Landfill leachate is a liquid waste of primary environmental concern because of the quantity and quality of the harmful pollutants contained in it. There are a large number of various types of organic and inorganic substances, depending on the age and type of solid wastes located in the landfill. Leachate from sanitary landfills can be an important source of ground water contamination and for this reason it is collected from the bottom of the landfill to be treated; further, this highly contaminated liquid waste accumulates a great diversity of harmful pollutants. Some of them are particularly refractory and for this reason traditional wastewater treatment plants are not efficient in their abatement. Inorganic and organic content of leachate is characteristically related to environmental risk because of scarce biodegradation, severe bioaccumulation, and potential health damages [1, 2]. It is well known that conventional biological liquid waste treatments alone are unable to achieved complete removal of the leachate pollution over the life of the landfill. In truth conventional biological processes are time consuming and low-efficiency methods to treat directly leachate, consequently physicochemical processes are frequently utilized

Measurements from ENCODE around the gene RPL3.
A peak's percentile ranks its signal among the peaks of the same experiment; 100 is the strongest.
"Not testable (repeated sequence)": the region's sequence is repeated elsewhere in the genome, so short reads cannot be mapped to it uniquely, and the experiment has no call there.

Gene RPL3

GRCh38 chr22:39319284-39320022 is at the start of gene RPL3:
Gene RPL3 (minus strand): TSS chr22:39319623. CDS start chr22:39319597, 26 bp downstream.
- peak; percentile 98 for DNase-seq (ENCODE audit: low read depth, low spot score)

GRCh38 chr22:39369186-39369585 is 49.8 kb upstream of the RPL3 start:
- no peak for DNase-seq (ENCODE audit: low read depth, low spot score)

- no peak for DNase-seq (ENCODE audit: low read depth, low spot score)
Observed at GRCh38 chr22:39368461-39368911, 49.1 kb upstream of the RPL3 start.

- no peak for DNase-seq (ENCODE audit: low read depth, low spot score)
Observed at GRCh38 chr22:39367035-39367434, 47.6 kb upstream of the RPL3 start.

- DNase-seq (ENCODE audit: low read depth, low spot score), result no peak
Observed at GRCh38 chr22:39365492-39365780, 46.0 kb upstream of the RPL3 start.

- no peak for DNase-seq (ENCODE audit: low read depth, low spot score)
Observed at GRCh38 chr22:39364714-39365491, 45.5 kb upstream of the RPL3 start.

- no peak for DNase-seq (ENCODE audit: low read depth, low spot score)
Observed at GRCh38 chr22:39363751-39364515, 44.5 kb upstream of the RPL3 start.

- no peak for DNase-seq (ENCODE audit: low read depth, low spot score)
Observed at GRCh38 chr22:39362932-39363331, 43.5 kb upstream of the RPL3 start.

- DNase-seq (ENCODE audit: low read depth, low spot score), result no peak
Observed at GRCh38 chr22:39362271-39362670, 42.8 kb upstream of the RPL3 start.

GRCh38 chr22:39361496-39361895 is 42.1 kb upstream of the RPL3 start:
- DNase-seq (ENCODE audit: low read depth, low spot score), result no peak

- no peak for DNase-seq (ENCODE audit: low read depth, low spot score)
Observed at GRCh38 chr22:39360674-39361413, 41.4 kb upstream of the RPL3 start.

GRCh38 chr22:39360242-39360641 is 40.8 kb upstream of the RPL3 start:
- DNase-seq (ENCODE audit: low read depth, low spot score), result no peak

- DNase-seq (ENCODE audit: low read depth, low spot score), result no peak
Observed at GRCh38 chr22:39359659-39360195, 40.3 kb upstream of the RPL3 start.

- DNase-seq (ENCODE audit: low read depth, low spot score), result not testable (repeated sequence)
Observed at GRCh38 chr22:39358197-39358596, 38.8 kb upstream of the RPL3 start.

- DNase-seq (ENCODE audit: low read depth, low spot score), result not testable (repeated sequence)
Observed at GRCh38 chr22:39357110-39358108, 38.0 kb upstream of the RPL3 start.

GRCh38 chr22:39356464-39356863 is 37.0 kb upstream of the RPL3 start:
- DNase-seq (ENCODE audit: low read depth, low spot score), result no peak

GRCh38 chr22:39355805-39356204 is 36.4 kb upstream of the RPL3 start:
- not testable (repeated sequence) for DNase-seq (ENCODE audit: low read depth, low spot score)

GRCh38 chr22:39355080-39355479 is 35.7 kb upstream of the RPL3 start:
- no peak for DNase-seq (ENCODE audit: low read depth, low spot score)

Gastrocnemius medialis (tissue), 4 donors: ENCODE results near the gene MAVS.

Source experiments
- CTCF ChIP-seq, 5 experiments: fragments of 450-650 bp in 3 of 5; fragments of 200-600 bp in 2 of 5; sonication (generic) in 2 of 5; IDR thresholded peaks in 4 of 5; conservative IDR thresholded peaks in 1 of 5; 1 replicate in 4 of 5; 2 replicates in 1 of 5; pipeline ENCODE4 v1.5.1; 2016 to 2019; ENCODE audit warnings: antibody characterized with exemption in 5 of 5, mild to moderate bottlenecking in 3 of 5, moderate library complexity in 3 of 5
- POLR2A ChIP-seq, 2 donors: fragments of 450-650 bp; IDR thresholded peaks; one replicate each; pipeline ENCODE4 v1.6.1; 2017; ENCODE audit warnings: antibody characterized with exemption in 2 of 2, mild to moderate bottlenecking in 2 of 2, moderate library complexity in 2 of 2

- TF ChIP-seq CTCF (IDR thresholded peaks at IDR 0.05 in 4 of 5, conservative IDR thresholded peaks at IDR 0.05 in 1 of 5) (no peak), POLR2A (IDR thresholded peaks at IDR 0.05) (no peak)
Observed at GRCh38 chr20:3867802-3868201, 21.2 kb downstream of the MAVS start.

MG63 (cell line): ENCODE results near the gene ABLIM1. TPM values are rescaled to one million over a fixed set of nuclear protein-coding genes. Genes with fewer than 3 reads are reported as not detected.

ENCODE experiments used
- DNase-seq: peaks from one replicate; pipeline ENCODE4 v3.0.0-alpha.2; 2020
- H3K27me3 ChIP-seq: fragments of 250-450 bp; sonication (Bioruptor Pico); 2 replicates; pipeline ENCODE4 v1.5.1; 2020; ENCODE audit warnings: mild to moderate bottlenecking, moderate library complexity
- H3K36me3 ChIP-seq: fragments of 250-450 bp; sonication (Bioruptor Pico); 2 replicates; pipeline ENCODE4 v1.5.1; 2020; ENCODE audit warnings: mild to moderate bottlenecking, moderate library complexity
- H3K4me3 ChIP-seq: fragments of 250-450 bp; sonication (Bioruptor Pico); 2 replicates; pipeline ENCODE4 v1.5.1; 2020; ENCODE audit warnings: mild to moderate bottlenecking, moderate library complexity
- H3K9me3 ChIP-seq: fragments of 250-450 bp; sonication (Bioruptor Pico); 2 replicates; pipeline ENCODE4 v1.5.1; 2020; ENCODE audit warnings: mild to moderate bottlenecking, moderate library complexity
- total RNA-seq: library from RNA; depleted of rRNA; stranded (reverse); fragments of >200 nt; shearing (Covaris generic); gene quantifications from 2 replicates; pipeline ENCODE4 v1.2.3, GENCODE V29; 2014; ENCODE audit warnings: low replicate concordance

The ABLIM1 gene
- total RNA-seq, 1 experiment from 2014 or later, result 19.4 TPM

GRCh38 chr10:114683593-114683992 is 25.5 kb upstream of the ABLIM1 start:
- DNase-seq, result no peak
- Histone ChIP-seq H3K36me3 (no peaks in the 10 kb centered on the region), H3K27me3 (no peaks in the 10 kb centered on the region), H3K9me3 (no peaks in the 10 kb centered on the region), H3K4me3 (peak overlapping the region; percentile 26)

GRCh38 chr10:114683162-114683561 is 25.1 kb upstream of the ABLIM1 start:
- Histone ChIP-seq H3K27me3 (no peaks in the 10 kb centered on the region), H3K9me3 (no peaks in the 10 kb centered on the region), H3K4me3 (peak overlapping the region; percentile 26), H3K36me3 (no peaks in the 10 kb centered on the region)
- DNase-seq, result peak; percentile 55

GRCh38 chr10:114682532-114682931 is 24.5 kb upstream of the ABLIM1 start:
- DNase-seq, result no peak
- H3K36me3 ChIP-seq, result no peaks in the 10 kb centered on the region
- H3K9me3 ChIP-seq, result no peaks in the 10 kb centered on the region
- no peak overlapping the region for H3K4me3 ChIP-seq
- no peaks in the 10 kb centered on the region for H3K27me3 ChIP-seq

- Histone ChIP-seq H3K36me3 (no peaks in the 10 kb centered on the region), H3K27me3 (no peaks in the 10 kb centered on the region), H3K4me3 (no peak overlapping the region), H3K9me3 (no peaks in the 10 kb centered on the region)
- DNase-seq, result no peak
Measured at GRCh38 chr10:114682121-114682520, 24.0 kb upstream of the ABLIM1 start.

to pretreat this liquid waste in order to reduce organic refractory before biological action in treatment plants units [3].